Rise of the Eldrazi Rules Primer

By Brian Hellevang

For my first article, I thought I’d go over all the new abilities and keywords in Magic’s newest expansion, Rise of the Eldrazi. With Launch Party weekend ahead of us, making sure you know how everything works will be very beneficial.


Annihilator is a triggered ability that appears on some Eldrazi creatures. It is allowed followed by a number, and “Annihilator N” means “Whenever this creature attacks, defending player sacrifices N permanents.” This triggers immediately after attackers are declared, and the defending player sacrifices permanents before they can declare any blockers.

If a creature has multiple instances of Annihilator, each one will trigger separately. For example, if Ulamog’s Crusher in enchanted with Eldrazi Conscription (enchanted creature gets +10/+10 and has trample and annihilator 2) and attacks, it will generate two triggered abilities, causing the defending player to sacrifice two permanents and then sacrifice two more permanents. If a creature with Annihilator attacks a planeswalker, the planeswalker’s controller is still the defending player and will have to sacrifice permanents. If they sacrifice the planeswalker, any unblocked creatures that were attacking the planewalker simply won’t deal combat damage to anything.


Level Up in an activated ability that shows up on a number of creatures. Like all activated abilities, Level Up follows the format of  “[cost]: [effect]”. For Level Up, the effect is to put a level counter on that creature. Level Up may only be activated when you could cast a sorcery (during your main phase, with the stack empty).

Level Up creatures have very unique text boxes, with three striped bands each with their own power, toughness, and abilites. They all start with the power/toughness in the top box, and have the Level Up ability as their only ability. As you add level counters to your creature, you will gain access to more abilities and different power and toughness numbers. The second and third stripes in the text box reference the what level the creature is at. A creatures level is determined by counting the number of level counters on it. That means it enters the battlefield at level 0. With Knight of Cliffhaven, it starts as a 2/2. While it has 1 to 3 level counters on it, it becomes a 2/3 with flying. Finally, when it has 4 or more level counters on it, it becomes a 4.4 with flying and vigilance.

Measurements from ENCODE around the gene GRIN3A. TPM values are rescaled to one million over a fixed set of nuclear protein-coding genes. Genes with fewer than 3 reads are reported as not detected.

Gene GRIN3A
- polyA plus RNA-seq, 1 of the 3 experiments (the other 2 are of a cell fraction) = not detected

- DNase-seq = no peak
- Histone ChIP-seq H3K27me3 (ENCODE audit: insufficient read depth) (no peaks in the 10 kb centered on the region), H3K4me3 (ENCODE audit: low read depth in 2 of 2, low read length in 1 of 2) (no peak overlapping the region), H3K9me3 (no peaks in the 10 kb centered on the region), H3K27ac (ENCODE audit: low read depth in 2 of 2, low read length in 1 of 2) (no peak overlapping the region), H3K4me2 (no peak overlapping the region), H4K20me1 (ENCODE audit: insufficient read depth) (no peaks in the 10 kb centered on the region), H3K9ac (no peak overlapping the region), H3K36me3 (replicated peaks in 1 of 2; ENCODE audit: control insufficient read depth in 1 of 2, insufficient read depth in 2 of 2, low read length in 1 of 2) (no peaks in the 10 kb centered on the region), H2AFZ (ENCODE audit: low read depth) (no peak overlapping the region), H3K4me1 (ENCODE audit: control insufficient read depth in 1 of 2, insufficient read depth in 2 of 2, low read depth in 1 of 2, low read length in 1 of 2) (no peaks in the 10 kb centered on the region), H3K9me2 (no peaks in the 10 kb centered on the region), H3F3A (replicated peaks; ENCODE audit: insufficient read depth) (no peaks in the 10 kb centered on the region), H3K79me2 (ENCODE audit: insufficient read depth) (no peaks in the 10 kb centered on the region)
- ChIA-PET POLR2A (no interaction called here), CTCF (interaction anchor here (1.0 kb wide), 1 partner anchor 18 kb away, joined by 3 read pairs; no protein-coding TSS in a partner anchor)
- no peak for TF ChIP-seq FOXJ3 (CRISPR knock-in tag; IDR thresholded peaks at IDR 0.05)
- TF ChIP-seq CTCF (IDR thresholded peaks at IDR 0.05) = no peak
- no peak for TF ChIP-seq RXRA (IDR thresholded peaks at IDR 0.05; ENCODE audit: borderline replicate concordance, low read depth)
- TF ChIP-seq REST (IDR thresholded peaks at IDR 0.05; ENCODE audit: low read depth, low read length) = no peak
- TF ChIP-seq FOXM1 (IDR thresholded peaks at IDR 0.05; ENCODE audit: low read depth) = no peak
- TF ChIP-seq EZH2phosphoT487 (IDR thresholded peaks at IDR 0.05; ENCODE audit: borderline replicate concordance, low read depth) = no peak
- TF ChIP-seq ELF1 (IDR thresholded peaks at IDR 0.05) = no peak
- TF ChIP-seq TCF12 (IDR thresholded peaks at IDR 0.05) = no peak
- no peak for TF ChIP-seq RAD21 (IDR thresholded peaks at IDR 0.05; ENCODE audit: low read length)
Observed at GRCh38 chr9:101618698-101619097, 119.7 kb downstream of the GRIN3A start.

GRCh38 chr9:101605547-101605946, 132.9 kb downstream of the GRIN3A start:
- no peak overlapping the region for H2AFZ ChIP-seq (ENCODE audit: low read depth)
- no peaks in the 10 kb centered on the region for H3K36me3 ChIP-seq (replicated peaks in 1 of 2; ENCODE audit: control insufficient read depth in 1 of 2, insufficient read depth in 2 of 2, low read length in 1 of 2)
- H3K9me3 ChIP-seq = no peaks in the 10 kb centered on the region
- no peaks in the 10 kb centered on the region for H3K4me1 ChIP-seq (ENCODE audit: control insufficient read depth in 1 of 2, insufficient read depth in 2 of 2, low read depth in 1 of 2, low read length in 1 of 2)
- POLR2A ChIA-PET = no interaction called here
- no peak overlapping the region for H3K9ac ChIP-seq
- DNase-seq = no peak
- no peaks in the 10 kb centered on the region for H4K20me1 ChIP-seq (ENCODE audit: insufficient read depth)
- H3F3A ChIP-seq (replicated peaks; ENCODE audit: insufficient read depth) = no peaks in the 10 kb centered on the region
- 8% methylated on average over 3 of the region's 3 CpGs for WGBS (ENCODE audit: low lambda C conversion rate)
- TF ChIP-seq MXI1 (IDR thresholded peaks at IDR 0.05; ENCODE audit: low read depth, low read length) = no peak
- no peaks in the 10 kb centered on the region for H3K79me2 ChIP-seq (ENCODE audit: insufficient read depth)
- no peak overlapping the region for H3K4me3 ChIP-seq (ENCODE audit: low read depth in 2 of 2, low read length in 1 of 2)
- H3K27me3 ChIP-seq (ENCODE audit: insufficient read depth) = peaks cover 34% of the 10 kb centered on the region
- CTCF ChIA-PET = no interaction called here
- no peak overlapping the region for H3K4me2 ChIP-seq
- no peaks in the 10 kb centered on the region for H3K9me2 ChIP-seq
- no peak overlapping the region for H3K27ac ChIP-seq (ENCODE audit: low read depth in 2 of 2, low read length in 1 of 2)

Rebound is a static ability that appears on some instants and sorceries. When a spell with Rebound resolves, if you cast it from your hand, exile it instead of placing it in your graveyard. At the beginning of your next upkeep, you may cast that card from exile without paying its mana cost. If you choose to cast it form exile, when the spell resolves place it in your graveyard.

If a spell with Rebound is countered (due to a spell like Cancel), it will not resolve and Rebound will have no effect. It will simply be placed in your graveyard. If you do not cast a Rebound form your hand (such as cascading into it with Bloodbraid Elf) it will also not be exiled. If you do exile your Rebound spell, but are unable or choose not to cast it during your next upkeep, it will simply remain exiled and it will not trigger again.


Totem Armor is a static ability that shows up on some Auras. It means that if the enchanted permanent would be destroyed, instead remove all damage from it and destroy this Aura. This effect is mandatory, and will apply whether the enchanted permanent would be destroyed by lethal damage or by an effect that says to “destroy” it (like Doom Blade). It specifies that it removes all damage from the permanent, but damage is not necessary for the Totem Armor to take effect.

Totem Armor will not prevent the enchanted permanent from being placed into the graveyard by other effects such as sacrifice or being a creature with zero or less toughness (such as a –X/-X effect). If a permanent enchanted with multiple Auras with Totem Armor would be destroyed, its controller chooses any one of them and sacrifices it. The rest remain unchanged.

Totem Armor creates a replacement effect that happens in place of the enchanted permanent being destroyed. This means that the enchanted permanent does not go to the graveyard and won’t trigger any effects that care if it does, just like regeneration. Unlike regeneration, when the Totem Armor ability goes off the enchanted creature is not tapped and is not removed from combat. If first strike damage would destroy the creature, the Totem Armor is destroyed instead and the creature sticks around to deal its regular combat damage.

Hopefully this primer helped you understand how all the new abilities in Rise of the Eldrazi work. If you have any questions about these rules or any other Magic rulings, ask them in the comments section. If I get questions, I’ll make rulings answers a regular part of these articles. Next week: Cubepocalypse!